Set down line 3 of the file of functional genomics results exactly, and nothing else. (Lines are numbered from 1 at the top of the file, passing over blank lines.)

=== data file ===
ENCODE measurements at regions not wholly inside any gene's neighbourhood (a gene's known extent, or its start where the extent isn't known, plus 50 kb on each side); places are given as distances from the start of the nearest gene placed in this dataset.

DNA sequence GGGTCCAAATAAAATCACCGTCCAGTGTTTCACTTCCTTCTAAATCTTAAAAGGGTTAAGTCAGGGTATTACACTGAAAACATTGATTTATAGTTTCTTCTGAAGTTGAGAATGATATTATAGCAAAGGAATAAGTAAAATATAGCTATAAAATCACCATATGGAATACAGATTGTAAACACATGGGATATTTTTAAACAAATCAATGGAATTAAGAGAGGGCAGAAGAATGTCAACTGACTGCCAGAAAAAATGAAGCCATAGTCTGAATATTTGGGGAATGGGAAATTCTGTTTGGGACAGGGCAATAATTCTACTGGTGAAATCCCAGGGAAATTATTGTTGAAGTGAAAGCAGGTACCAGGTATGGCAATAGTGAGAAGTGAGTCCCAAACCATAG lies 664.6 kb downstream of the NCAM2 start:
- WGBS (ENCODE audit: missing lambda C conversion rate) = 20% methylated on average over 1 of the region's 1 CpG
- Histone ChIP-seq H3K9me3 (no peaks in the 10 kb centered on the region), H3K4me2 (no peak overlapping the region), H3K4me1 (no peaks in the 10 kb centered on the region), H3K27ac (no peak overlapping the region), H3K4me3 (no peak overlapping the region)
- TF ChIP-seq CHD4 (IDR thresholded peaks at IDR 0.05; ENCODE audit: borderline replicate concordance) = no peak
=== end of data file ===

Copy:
- WGBS (ENCODE audit: missing lambda C conversion rate) = 20% methylated on average over 1 of the region's 1 CpG